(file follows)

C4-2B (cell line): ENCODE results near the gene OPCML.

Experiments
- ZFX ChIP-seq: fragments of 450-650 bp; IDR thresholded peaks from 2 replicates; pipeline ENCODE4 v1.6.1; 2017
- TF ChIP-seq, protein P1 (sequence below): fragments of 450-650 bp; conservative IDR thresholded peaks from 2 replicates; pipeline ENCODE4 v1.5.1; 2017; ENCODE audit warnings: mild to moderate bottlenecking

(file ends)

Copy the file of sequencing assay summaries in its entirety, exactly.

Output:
C4-2B (cell line): ENCODE results near the gene OPCML.

Experiments
- ZFX ChIP-seq: fragments of 450-650 bp; IDR thresholded peaks from 2 replicates; pipeline ENCODE4 v1.6.1; 2017
- TF ChIP-seq, protein P1 (sequence below): fragments of 450-650 bp; conservative IDR thresholded peaks from 2 replicates; pipeline ENCODE4 v1.5.1; 2017; ENCODE audit warnings: mild to moderate bottlenecking